Photo: Number 10 / Flickr

GENERAL ELECTION 2015: Economic policy breakdown

This week, Emma Moylan investigates where economic policy currently stands and what the five main parties are offering for the UK economy in the final push before the general election on 7 May.


The UK economy ended 2014 with employment at its highest ever level and inflation is reported at a record low, falling below 1% in the final three months of last year.

On March 18 Chancellor of the Exchequer George Osborne announced, in his sixth and final economic budget, an increase in the amount of earnings before tax to £11, 000, cuts and freezes to alcohol and fuel duty, and the introduction of the Help to Buy ISA for first time home buyers.

The scheme lays out that, with every £200 people save in an untaxed ISA savings account, the government will add an extra £50 up to a limit of £3, 000.

£25,000 loans have been announced for postgraduate PhD and Master’s research students. This follows £10,000 loans for Master’s students, which was introduced in 2014’s Autumn Statement.

The cost of university fees remains the same.


Students’ concerns remain about the expense of tuition fees after they were raised from £3000 to £9000 in 2012.

First-year Psychology undergraduate Claire Fuller told the Boar: “Student fees are ridiculous. I think that’s probably our biggest concern because it’s quite often the thing that puts off students going to university.

“How can it jump from £3000 to £9000? Having said that we hardly end up paying it off.”

Christopher Marks, a first-year Economics undergraduate, stated “My biggest concern definitely lies with UKIP’s plan to hike defence spending at the behest of quitting the EU and axing foreign aid.”

“This isolationist viewpoint is foolish, not only due to the fact that Britain is a small, island nation that is heavily dependent on foreign trade, but because of how the world economy is becoming increasingly more global.”

“Its plan to abandon the EU and halt aid to foreign countries will have immediate and serious political ramifications that will culminate in further economic problems down the line.

“This isn’t the 16th century – the UK should be looking to enhance its economic and political ties with another nations, not to stick two fingers up at them and begin to amass an army.”


Photo: Number 10 / Flickr


  • Pledge to reduce the deficit for long term financial benefits.
  • Cuts to income tax and a freeze on fuel duty.
  • Creation of more jobs by backing small businesses.
  • Capping Welfare and working to control immigration.
  • Plans for the best schools and skills for young people.


The Conservative Party released their long-term economic plan following May 2015 as the current majority in government.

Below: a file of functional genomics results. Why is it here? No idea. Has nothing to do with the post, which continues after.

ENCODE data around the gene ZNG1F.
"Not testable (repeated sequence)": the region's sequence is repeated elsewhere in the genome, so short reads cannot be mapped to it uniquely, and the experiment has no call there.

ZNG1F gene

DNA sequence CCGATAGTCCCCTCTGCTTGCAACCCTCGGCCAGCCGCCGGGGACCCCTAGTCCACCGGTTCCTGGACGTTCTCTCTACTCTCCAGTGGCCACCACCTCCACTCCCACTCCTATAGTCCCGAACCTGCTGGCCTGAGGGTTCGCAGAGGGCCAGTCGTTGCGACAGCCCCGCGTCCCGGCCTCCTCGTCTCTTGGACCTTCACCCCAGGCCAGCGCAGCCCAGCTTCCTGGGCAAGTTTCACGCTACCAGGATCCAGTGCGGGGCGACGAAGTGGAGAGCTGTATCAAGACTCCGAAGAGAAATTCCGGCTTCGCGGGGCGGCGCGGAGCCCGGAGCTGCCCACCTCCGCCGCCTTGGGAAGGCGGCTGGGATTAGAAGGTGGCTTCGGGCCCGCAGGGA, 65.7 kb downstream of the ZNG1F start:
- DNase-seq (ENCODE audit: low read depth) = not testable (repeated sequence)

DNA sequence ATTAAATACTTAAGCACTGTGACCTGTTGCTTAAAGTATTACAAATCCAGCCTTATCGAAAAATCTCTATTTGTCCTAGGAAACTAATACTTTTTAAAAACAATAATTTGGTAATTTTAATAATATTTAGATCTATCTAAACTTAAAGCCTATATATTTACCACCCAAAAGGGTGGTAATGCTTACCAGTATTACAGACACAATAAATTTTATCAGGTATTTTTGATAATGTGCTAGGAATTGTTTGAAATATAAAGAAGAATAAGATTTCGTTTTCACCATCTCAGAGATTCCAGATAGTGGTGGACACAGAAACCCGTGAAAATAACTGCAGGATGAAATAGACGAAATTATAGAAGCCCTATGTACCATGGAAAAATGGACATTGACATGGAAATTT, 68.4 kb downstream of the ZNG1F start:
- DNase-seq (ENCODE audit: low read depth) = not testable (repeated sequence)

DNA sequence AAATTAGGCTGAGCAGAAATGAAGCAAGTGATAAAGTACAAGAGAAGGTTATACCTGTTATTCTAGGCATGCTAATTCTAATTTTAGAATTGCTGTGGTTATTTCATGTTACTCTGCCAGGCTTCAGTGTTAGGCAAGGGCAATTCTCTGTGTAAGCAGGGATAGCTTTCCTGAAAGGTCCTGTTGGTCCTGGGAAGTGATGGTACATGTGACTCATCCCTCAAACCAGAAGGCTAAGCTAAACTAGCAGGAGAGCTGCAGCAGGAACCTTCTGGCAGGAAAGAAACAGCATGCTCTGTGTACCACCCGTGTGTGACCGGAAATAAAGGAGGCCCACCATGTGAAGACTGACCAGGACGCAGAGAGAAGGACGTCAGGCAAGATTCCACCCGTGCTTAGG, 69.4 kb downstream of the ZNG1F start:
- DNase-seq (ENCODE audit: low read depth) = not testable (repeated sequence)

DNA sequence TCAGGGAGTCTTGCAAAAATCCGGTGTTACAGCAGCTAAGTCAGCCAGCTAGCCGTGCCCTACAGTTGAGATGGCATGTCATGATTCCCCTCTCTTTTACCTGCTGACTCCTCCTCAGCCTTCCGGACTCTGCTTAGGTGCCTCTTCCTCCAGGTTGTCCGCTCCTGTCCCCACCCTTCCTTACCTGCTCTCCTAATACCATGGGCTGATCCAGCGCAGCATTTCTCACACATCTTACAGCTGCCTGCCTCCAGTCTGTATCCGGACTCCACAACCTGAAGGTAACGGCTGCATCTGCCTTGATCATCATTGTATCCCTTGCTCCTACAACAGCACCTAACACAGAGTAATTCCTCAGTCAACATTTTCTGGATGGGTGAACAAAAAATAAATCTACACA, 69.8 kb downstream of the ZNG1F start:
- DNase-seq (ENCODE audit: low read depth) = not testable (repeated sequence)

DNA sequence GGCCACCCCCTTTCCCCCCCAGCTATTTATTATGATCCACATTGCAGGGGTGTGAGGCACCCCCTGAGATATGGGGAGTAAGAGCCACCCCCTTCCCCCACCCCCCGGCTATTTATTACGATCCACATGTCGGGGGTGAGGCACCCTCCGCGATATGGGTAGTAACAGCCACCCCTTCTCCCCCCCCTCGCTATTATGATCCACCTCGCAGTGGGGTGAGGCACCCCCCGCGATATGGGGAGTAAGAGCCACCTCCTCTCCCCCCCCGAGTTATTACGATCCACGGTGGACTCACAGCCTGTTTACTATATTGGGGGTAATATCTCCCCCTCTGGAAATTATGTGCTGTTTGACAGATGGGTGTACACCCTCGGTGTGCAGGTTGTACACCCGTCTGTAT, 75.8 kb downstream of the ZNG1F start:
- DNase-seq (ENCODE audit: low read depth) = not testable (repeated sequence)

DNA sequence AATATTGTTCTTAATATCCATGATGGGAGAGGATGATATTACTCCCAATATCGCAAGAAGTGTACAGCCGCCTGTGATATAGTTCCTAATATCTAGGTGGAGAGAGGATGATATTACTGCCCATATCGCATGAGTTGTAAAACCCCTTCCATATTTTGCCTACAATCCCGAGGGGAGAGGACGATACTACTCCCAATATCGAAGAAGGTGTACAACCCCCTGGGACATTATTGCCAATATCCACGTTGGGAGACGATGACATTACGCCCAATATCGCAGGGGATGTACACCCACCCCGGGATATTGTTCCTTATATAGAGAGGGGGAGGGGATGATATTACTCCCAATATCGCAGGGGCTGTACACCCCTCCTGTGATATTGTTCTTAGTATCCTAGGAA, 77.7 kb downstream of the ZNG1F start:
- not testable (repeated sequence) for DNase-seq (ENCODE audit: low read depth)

Their plan is to create a solid economic foundation for Britain in order to secure a stronger base for other policies such as Healthcare and Education as £18 billion will be invested in new schools for buildings and facilities.

To achieve a stronger economy, the Conservatives are focusing on reducing the deficit so that mortgage rates can be kept low and Britain’s long term debts reduced.

Small businesses will also be backed by the Conservative’s economic strategy as they pledge to create better infrastructure including roads, rail and broadband make reaching customers more accessible.

Lower jobs taxes have also been pledged and the jobs tax will be scrapped completely for under 21s.

However, the Conservative party fail to mention a reduction of tuition fees allowing speculation that the cost of fees may rise once again.

Green Party

Photo: Brainfloat / Flickr


  • End austerity and restore the public sector.
  • Create over one million good jobs that pay at least a living wage.
  • Wealth tax on the top 1%, a Robin Hood Tax on the banks and the closure of tax loopholes.
  • Increase the minimum wage to reach a living wage of £10 an hour by 2020.


The Green Party aim to create “an economy that works for all” by sharing Britain’s wealth.

They support a tax system where the wealthiest taxpayers contribute more and action will be taken against tax avoiders and to close loopholes.

Taxation policy also includes the phasing out of the European Value Added Tax. The Green Party will argue for the government’s ability to determine how they raise their share of the contribution to EU budgets and scrap the VAT.

Ensuring that everyone has access to a secure job that pays at least the Living Wage is also a key promise from the party as they pledge the creation of over one million jobs.